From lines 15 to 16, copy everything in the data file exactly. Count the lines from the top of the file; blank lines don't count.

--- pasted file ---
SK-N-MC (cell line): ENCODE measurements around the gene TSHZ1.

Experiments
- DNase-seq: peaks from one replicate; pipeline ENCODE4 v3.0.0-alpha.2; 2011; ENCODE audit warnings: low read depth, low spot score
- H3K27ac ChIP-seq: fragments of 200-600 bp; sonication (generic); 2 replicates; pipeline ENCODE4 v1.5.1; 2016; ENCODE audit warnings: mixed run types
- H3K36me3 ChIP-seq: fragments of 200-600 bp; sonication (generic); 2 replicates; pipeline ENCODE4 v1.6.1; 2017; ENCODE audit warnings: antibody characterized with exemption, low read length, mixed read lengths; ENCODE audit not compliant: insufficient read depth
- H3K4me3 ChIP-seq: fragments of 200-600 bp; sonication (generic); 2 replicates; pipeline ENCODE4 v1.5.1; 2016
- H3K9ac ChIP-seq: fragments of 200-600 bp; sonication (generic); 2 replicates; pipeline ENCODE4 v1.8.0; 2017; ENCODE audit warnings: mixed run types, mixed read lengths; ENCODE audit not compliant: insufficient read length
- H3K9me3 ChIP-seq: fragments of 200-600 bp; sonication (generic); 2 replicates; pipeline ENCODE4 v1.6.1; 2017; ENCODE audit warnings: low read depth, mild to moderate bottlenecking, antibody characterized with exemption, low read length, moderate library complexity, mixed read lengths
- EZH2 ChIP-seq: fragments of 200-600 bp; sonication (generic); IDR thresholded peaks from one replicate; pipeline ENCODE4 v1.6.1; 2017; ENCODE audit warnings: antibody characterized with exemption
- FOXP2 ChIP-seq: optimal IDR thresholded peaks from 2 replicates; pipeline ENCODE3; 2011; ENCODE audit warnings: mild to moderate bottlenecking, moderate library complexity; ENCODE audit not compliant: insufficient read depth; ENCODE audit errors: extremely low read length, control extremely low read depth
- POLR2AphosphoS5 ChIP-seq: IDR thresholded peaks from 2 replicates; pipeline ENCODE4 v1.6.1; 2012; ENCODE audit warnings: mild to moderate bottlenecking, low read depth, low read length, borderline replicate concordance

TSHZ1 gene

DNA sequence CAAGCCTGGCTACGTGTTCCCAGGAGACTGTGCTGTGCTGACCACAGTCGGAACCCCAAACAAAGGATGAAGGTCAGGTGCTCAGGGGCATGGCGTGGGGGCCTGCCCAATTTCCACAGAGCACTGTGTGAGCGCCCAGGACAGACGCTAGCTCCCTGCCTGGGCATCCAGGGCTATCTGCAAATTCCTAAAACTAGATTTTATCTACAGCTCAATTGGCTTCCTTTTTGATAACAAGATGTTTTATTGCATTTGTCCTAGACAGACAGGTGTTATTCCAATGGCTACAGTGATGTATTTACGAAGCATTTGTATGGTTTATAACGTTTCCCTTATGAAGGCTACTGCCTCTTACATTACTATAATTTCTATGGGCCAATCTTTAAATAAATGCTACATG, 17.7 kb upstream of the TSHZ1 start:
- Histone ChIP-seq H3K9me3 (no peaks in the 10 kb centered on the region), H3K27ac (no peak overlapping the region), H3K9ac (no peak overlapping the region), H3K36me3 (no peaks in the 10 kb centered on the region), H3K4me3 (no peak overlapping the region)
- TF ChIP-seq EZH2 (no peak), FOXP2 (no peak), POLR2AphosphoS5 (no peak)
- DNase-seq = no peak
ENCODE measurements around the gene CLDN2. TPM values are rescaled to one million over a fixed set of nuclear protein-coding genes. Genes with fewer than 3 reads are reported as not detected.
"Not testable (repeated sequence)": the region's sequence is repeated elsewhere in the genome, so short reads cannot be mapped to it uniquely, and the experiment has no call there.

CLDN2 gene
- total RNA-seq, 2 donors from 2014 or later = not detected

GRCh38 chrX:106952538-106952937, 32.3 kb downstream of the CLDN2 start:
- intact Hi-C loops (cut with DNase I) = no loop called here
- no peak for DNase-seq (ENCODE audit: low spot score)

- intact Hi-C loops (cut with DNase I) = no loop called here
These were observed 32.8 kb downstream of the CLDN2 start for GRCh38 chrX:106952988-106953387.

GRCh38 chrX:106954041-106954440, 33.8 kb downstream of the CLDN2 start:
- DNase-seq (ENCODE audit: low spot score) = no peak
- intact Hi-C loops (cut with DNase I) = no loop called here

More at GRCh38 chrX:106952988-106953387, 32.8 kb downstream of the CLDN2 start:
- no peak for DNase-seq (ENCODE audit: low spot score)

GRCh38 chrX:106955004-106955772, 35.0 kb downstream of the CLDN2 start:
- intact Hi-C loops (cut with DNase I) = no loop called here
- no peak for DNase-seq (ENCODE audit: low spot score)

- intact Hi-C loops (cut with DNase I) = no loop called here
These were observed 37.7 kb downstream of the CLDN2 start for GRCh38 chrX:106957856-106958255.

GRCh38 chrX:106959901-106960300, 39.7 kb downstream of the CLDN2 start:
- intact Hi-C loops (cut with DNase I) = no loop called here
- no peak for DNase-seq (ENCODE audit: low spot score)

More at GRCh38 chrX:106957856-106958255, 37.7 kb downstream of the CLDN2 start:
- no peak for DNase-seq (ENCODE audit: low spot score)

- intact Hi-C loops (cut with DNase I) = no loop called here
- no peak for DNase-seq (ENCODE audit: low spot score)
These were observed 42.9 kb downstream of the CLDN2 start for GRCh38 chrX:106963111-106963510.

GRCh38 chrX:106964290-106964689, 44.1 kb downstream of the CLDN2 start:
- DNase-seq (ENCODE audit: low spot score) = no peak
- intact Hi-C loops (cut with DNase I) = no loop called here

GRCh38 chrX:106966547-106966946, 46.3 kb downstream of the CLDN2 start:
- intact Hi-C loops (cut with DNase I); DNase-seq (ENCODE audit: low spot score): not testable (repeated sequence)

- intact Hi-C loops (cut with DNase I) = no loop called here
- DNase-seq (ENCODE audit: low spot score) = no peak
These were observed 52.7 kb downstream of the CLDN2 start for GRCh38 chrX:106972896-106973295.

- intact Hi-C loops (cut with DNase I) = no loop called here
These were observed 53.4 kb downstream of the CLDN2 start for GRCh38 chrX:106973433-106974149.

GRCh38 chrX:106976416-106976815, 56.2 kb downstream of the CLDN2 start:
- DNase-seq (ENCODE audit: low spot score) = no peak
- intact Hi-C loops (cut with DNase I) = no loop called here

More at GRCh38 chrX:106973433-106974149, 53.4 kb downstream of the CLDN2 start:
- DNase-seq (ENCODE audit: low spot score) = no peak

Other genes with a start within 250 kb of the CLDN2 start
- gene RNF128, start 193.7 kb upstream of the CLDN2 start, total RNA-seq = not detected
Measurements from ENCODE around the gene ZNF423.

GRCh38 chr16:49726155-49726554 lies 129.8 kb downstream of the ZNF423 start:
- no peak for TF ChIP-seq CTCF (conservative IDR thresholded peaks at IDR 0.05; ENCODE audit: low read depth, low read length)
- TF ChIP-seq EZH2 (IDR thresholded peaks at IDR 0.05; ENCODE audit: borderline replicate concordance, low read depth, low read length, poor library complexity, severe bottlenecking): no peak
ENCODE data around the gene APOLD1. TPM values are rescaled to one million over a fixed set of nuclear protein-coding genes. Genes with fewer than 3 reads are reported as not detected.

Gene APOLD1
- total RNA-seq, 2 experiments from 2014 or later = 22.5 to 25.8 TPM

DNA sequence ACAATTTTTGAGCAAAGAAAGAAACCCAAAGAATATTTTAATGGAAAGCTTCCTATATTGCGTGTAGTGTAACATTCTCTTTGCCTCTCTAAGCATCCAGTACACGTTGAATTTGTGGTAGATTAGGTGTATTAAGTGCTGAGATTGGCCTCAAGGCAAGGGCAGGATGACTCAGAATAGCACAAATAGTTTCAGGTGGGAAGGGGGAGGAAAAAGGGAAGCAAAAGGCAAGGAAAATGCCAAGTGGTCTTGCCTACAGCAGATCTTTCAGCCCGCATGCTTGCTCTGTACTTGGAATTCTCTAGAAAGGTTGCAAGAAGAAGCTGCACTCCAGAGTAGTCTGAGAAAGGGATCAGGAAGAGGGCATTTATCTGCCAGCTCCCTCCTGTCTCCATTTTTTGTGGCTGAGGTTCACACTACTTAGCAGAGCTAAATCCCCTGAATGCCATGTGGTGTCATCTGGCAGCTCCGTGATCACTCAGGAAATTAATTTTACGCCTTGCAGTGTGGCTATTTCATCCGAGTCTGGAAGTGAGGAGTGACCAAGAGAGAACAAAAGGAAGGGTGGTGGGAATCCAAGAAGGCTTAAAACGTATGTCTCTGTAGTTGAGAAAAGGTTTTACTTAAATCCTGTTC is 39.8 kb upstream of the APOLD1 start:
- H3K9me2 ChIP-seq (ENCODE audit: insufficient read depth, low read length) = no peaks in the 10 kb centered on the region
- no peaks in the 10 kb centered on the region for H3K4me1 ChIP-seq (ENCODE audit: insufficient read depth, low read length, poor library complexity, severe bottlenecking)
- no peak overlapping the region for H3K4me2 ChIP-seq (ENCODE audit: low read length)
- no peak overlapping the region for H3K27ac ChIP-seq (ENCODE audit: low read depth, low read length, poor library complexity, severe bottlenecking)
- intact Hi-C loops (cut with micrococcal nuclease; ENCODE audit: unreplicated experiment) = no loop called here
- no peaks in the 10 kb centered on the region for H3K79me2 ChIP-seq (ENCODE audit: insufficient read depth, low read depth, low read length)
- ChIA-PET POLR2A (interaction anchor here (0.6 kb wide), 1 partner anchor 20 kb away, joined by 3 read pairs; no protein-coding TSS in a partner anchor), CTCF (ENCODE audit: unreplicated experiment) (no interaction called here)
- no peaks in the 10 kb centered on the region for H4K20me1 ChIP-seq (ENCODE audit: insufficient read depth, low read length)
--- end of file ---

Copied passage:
- TF ChIP-seq EZH2 (no peak), FOXP2 (no peak), POLR2AphosphoS5 (no peak)
- DNase-seq = no peak